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Gamer at work

His mother used to nag him about the amount of time he spent playing computer games. And for good reason. Mr John Tng, 26, would clock 18 to 20 hours each day in front of the computer, sleep when his eyes finally gave up on him, then start again. ¡°That was when I was an undergraduate. I even skipped school to play games,¡± he said with a sheepish smile. How he graduated with a Bachelor in Computer Engineering defies explanation, but Mr Tng did so well that he was offered a place in Nanyang Technological University¡¯s new Masters of Engineering programme. In one fell swoop, he escaped a potentially mundane career in computer programming, and got to make full use of his hobby.l The programme, a collaboration with game company TQ Global, focuses on game development. So now, even though he still plays games like Maplestory and Diablo at home, Mr Tng¡¯s mother tells his nieces not to make noise uncle is working. ¡°But it¡¯s true!¡± We have to play other people¡¯s games to learn how to create better games. Right. The inaugural batch of six students is already working on creating a brand new Xbox and PlayStation-compatible game, but is¡¯s all still very much under wraps.There were a few small hints on their computer screens when The New Paper visited. We know there¡¯s a car involved, rugged terrain, and wildlife.And the last is Mr Tng¡¯s speciality.

¡°My job is to create an AI (artificial intelligence) system that instructs the animals in the game how to behave instinctively and naturally. If they are disturbed, animals react and move in a certain way. I have to replicate that in the game.¡± Couorsemate Sundar Raman, a 24-year-old Singapore permanent resident from Chennai, India, worked for a year as a programmer. Game development, he said, is a different ballgame altogether.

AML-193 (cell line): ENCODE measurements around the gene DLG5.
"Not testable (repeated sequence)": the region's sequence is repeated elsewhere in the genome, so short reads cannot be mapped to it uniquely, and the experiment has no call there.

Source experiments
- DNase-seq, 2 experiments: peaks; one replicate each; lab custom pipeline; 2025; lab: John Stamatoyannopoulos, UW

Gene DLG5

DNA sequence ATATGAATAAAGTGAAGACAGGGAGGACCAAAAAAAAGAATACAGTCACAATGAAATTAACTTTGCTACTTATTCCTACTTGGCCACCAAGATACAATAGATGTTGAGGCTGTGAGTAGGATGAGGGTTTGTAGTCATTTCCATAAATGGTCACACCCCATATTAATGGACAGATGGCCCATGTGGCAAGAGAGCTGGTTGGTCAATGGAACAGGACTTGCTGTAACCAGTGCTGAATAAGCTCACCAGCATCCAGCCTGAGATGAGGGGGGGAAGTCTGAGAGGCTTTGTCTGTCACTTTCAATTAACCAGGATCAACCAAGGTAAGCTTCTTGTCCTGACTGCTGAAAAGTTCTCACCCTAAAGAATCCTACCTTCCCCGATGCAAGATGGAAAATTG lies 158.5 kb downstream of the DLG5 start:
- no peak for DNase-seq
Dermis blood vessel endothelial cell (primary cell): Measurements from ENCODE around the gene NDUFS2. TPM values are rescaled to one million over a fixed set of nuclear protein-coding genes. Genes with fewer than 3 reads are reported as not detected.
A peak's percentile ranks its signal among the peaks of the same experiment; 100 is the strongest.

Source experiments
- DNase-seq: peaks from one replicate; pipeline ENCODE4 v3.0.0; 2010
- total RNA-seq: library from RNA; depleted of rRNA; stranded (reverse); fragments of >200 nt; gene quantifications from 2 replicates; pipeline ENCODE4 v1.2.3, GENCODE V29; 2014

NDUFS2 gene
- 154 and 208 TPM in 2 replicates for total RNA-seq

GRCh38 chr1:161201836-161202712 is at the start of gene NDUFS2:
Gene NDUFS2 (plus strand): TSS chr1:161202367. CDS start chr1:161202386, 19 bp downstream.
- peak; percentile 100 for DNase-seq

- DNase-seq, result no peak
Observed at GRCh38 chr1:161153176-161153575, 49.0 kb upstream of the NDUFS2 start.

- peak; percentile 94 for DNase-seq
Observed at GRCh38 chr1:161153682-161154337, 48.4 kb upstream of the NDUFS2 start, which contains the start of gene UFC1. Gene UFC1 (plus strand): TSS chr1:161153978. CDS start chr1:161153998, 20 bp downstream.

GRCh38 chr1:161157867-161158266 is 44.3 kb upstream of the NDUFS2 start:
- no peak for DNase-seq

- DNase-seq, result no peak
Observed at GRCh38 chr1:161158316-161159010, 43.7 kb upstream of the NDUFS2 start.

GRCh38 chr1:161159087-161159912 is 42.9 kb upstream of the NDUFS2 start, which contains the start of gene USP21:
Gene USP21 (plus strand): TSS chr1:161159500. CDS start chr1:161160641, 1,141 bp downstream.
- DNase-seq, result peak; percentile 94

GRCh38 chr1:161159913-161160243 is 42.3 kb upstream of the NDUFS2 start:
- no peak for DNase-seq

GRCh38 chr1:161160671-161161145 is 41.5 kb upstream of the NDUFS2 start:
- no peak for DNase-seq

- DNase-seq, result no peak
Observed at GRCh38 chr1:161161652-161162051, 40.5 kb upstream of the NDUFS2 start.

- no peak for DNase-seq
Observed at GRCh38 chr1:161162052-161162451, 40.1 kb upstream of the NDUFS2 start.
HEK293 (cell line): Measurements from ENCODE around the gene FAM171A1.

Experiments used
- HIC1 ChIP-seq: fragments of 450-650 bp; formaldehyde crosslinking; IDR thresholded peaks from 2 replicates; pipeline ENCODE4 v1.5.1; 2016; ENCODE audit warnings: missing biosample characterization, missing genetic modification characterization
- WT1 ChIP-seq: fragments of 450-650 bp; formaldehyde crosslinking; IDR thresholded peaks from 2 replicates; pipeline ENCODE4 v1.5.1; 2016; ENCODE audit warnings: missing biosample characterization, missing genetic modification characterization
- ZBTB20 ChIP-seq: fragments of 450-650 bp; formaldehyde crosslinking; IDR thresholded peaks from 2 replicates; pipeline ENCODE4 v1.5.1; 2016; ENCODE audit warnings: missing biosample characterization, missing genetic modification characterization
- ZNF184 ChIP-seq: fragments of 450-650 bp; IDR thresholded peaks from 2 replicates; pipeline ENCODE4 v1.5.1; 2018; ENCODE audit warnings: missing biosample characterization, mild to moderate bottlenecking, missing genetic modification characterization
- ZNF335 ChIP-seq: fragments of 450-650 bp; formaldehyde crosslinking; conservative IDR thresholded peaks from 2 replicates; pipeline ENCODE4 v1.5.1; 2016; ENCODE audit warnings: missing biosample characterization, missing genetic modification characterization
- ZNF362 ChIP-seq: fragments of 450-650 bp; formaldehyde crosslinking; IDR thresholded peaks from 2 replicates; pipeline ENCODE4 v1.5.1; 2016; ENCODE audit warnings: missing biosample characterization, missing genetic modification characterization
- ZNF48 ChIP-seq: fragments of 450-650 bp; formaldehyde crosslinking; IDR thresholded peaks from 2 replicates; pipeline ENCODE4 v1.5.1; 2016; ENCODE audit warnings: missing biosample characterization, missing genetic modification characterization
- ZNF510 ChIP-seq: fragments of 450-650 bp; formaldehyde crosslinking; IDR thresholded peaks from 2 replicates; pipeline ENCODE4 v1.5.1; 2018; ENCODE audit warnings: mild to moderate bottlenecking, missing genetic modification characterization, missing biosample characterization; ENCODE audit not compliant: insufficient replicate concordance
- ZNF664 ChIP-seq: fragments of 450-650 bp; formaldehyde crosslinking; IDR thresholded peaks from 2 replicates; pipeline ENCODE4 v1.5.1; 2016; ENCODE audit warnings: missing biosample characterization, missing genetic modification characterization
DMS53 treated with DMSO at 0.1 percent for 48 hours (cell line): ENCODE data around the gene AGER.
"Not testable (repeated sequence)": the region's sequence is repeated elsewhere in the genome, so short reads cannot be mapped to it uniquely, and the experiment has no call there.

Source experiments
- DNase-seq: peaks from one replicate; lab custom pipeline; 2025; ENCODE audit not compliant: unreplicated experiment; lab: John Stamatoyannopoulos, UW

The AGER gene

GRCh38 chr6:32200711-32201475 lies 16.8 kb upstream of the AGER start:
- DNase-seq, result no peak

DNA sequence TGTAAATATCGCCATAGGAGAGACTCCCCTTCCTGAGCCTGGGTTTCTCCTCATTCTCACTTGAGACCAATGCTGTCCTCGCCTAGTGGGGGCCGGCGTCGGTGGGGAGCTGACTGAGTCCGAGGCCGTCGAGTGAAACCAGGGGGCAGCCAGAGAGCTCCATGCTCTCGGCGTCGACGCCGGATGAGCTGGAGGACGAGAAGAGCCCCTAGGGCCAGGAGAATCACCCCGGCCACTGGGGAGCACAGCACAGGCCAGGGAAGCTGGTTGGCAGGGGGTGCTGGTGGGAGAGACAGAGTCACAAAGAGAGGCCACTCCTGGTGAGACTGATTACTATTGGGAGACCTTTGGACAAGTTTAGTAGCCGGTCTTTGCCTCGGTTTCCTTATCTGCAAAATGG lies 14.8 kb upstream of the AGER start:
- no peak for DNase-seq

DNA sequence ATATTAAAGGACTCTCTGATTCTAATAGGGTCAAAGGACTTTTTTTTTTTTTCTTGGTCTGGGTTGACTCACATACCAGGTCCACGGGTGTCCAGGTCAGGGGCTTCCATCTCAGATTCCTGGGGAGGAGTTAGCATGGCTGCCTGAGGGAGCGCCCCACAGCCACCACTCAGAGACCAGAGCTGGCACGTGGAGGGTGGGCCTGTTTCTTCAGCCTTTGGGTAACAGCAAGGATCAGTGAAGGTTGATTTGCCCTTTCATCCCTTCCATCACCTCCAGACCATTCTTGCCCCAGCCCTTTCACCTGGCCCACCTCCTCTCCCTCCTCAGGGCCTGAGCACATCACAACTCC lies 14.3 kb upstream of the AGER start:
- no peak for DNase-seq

¡°Everyone else is using existing technology, like java Studio and Visual Studio. NET but we are not using conventional technologies. The learning curve is very steep, and we have to learn fast. ¡°What I¡¯m doing now is much more exciting than a normal job. I¡¯ve never been much of a gamer, but ever since I started this course, I¡¯ve developed an interest,¡± he said. To make bored peers even more envious, the group have come up with game days, which are on every Wednesday and Friday from 4/30pm to whatever time they feel like going home. They don¡¯s really need specially-designated game time though, because it¡¯s perfectly fine to pick up a game controller linked to each of their workstations and fight monsters or race cars for a bit. All in the name of inspiration, you see. The students¡¯ course fees are sponsored by TQ Global, and at the end of it, they start a two-year stint with company. Hong Kong-based TQ Global, which has committed to investing $3 million over six years to train aspiring game developer, hopes to see an annual intake of 10 students a year in the next five years. The tie-up allows these NTU students the rare privilege of using Xbox360 development Kits in their research work. Mr Tng told us his parents never quite know ¡°whether I¡¯m working or playing.¡± We suspect he can¡¯t quite tell for sure either.

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